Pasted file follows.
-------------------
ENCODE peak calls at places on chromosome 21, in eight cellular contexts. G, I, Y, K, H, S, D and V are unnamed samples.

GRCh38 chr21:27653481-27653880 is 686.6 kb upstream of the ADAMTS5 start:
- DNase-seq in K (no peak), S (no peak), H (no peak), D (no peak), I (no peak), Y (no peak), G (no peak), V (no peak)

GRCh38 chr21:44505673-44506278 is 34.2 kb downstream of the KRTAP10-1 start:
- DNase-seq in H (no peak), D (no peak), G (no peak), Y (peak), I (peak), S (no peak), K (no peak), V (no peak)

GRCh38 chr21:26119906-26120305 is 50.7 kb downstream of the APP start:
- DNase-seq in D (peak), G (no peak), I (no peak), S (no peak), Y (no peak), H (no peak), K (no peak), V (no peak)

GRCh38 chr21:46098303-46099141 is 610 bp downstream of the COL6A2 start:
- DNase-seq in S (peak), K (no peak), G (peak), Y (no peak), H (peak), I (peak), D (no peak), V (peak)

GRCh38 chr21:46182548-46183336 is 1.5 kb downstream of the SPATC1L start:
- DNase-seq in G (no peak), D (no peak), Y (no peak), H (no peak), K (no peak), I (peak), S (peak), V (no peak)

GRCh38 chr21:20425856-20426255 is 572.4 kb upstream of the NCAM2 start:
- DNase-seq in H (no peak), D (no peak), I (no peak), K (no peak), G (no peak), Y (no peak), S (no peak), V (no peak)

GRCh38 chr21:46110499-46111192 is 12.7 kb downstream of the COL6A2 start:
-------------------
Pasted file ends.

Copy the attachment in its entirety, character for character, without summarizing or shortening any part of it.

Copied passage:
ENCODE peak calls at places on chromosome 21, in eight cellular contexts. G, I, Y, K, H, S, D and V are unnamed samples.

GRCh38 chr21:27653481-27653880 is 686.6 kb upstream of the ADAMTS5 start:
- DNase-seq in K (no peak), S (no peak), H (no peak), D (no peak), I (no peak), Y (no peak), G (no peak), V (no peak)

GRCh38 chr21:44505673-44506278 is 34.2 kb downstream of the KRTAP10-1 start:
- DNase-seq in H (no peak), D (no peak), G (no peak), Y (peak), I (peak), S (no peak), K (no peak), V (no peak)

GRCh38 chr21:26119906-26120305 is 50.7 kb downstream of the APP start:
- DNase-seq in D (peak), G (no peak), I (no peak), S (no peak), Y (no peak), H (no peak), K (no peak), V (no peak)

GRCh38 chr21:46098303-46099141 is 610 bp downstream of the COL6A2 start:
- DNase-seq in S (peak), K (no peak), G (peak), Y (no peak), H (peak), I (peak), D (no peak), V (peak)

GRCh38 chr21:46182548-46183336 is 1.5 kb downstream of the SPATC1L start:
- DNase-seq in G (no peak), D (no peak), Y (no peak), H (no peak), K (no peak), I (peak), S (peak), V (no peak)

GRCh38 chr21:20425856-20426255 is 572.4 kb upstream of the NCAM2 start:
- DNase-seq in H (no peak), D (no peak), I (no peak), K (no peak), G (no peak), Y (no peak), S (no peak), V (no peak)

GRCh38 chr21:46110499-46111192 is 12.7 kb downstream of the COL6A2 start: